Despite Down Year Offensively, Carlos Pena Will Still Have Plenty of Suitors This Winter

Carl Crawford is the best free-agent-to-be on the Rays, but the team with the best record in the bigs may have a harder time replacing Carlos Pena.

Since joining the Rays in 2007, Pena has been one of the major league’s most prolific power hitters. He’s hit 143 home runs and driven in 404 RBIs in that span, and led the AL in homers in 2009 despite missing the majority of September with two broken fingers.

Pena is also one of the league’s better defensive first baseman, and won a Gold Glove in 2008.

But the other facets of Pena’s game – most noticeably his ability to get on base – have been in steep decline.  Pena’s batting average has fallen from .282 in 2007, to .247 in 2008, .227 in 2009, and a career-low .198 in 2010.

Advanced statistics suggest that luck has played a big part in his embarrassing average this season, but such a steady four-year regression means that Pena’s best days as a hitter are clearly behind him.

In addition to his declining numbers, Pena must also face a fairly stacked class of free agent first basemen. Big name players such as Adam Dunn, Derrek Lee and Paul Konerko are all set to become free agents after the season, as are complimentary players such as Lyle Overbay, Jorge Cantu and possibly Lance Berkman.

Competition aside, Pena still excels at preventing runs with his defense and driving them in with his power, and several teams will be in the market for his services this winter. Seven teams who could have interest in acquiring Pena are:

Texas Rangers: Cantu and rookie first baseman Mitch Moreland have performed competently for Texas in the second half of the season, but Pena would provide a significant upgrade over both. It’s not hard to see Pena regaining his 30+ home run form in Rangers Ballpark in Arlington, and Texas’ stacked lineup would allow him to bat near the bottom of the order.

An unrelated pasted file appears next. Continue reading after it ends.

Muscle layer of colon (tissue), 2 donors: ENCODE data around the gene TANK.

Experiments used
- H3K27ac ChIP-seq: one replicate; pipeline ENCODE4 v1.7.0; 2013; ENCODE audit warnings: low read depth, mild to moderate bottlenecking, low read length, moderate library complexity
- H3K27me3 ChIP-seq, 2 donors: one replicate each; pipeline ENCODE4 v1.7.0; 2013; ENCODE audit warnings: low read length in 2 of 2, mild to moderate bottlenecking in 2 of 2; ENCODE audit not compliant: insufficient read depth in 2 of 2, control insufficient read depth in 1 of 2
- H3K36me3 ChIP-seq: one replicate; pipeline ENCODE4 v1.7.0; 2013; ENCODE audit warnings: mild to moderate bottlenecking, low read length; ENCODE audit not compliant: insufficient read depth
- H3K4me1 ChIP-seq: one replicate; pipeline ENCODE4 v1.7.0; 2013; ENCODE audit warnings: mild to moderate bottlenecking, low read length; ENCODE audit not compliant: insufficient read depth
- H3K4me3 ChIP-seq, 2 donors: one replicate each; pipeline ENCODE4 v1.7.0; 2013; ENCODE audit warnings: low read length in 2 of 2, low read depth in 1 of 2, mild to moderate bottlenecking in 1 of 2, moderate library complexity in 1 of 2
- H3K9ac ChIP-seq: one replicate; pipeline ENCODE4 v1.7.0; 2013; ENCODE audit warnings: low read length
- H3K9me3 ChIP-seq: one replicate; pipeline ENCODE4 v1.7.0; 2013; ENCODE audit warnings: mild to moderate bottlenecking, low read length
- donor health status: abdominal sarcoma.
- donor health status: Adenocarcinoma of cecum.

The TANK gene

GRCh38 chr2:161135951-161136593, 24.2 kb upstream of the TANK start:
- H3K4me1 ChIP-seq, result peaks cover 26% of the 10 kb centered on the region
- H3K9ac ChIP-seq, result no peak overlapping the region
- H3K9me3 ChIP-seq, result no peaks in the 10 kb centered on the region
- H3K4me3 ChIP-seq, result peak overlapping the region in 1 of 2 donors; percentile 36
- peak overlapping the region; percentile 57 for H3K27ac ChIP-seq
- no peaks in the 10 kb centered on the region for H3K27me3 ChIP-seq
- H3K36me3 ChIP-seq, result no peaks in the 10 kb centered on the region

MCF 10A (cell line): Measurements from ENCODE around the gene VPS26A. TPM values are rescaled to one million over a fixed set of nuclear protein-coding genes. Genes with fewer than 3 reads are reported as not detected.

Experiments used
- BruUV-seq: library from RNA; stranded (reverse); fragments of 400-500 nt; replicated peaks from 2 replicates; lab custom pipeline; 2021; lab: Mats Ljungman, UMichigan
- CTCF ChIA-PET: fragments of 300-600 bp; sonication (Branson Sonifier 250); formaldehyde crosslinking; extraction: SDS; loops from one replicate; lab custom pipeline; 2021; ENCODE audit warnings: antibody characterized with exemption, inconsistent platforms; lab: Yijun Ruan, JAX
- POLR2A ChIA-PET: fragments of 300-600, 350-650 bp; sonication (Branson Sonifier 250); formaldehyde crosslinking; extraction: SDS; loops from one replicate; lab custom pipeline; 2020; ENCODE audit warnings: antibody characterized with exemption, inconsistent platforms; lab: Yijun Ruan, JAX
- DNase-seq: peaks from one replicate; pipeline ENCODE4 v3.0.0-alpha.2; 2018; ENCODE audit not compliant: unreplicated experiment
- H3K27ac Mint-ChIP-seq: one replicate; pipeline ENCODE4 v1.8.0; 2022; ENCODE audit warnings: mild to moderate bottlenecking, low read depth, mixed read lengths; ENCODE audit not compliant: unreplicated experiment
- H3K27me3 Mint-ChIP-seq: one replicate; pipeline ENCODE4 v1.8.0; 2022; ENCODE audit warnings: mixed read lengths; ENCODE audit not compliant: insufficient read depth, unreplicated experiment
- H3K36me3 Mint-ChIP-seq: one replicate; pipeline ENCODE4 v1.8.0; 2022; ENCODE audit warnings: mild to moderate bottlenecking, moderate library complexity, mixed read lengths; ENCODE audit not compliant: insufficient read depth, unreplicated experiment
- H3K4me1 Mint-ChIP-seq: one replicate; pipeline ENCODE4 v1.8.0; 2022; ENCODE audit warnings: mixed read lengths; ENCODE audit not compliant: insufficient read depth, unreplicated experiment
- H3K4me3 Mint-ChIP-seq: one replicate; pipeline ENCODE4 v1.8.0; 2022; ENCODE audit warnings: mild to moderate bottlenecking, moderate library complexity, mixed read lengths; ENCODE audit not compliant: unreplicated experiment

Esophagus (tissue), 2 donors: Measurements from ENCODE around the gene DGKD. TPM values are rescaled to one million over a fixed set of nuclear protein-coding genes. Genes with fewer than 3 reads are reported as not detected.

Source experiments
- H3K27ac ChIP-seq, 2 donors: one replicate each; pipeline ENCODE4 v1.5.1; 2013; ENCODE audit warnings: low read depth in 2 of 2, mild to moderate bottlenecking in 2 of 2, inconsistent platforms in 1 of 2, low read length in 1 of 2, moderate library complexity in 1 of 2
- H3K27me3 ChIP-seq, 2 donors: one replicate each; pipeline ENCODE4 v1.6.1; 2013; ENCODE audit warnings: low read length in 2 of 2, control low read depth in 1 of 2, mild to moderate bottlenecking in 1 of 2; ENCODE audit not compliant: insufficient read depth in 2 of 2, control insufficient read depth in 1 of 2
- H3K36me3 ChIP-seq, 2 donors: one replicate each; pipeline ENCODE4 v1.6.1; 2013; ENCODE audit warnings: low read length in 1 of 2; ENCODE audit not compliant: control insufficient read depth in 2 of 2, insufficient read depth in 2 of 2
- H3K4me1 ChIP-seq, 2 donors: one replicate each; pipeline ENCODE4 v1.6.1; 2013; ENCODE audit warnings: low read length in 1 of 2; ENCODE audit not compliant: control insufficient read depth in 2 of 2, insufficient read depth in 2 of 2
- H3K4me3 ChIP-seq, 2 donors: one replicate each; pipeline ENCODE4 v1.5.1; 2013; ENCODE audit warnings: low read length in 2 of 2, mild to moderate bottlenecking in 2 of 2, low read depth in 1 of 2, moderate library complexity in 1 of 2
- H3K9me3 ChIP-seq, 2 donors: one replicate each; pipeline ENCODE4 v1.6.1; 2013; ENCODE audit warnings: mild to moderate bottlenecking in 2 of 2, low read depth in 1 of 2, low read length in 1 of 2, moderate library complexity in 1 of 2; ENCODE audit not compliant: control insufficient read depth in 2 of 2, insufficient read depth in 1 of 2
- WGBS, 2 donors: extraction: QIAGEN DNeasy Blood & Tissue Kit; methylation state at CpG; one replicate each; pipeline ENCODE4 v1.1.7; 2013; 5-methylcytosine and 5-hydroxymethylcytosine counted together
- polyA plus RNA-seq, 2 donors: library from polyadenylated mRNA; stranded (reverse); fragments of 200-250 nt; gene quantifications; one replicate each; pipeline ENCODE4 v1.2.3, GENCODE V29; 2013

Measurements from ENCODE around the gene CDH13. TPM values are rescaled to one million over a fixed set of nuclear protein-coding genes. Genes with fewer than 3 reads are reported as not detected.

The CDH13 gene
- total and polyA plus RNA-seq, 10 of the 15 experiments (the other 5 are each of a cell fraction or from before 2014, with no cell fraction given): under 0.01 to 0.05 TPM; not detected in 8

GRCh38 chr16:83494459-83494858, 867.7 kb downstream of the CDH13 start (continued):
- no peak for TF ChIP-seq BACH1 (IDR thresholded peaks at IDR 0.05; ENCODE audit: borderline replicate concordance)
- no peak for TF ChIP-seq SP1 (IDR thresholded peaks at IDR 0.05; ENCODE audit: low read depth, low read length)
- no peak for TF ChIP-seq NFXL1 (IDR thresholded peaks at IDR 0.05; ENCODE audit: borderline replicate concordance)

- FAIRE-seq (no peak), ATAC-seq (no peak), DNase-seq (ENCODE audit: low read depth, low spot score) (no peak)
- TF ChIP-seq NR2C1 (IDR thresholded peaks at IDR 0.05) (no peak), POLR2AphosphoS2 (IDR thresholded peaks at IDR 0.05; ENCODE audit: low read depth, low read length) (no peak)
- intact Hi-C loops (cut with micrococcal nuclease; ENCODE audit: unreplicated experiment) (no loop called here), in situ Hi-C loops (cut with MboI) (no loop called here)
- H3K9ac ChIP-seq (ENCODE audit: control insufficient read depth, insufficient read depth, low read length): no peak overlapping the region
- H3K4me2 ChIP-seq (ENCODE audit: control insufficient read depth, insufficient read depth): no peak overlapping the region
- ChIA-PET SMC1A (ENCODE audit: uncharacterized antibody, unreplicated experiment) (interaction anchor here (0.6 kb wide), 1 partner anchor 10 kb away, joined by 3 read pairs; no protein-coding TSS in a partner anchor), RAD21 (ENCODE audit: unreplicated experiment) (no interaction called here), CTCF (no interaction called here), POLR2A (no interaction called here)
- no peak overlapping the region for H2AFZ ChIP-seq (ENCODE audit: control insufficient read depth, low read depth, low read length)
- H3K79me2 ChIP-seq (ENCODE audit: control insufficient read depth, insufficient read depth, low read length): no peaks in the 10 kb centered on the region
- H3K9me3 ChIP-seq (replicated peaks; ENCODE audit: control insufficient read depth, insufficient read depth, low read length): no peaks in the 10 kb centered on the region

Seattle Mariners: The Mariners have hit the second fewest home runs of any team in the majors, and could certainly use a thumper like Pena to bat fifth or sixth in their lineup. Justin Smoak is the team’s long-term answer at first base, but they could have interest in adding Pena on a one-year deal.;

Washington Nationals: The Nationals are working on a long-term deal for their incumbent first baseman, Dunn, but aside from Crawford, the 30-year-old Dunn is likely to be the most sought-after free agent batter on the market this offseason. Pena can’t match Dunn’s ability to reach base, but he’s far better defensively, and is the best bet to replace Dunn’s huge power as well.

Toronto Blue Jays: The Blue Jays love their power hitters, and Pena certainly provides an upgrade over Overbay in that category. After trading away Brett Wallace to the Astros, the Jays have no long-term answer at first, and could offer Pena a multi-year deal.

Chicago Cubs: The Cubs may have some interest in bringing back Lee, who they traded to Atlanta early in the season. But if Lee goes elsewhere, Pena could be the left-handed power bat the Cubs have sorely lacked over the past few seasons.

Chicago White Sox: Current first baseman Paul Konerko is still very productive and a fan favorite, so the odds are good that Kenny Williams and Co. will find a way to bring him back for his 13th season as a White Sox. Chicago lacks any internal options should Konerko leave, though, and Pena would be a logical replacement.

Boston Red Sox: Odds are Red Sox fans wouldn’t react favorably to a Pena acquisition, but if Adrian Beltre leaves via free agency, it’s a real possibility. The Sox could move Kevin Youkilis across the diamond to third, sign Pena to a one-year deal, and then go after Adrian Gonzalez or Albert Pujols the following offseason.

Although the consensus is that they won’t be able to afford him, perhaps the best fit for Pena is a return to the Rays. As deep and talented as their farm system is, the Rays lack any intriguing first base prospects, and cannot replace Pena the way they can replace Crawford with Desmond Jennings. And while Pena might have to take a slight pay cut from the more than $10 million he made in 2010, the Rays may be one of the few teams willing to offer him multi-year security.

The days of Pena being one of the preeminent first baseman in the American League are likely over, but he’s still a valuable major league player.

And unless they sign a different free agent first baseman, he’s a player the Rays are ill-equipped to replace.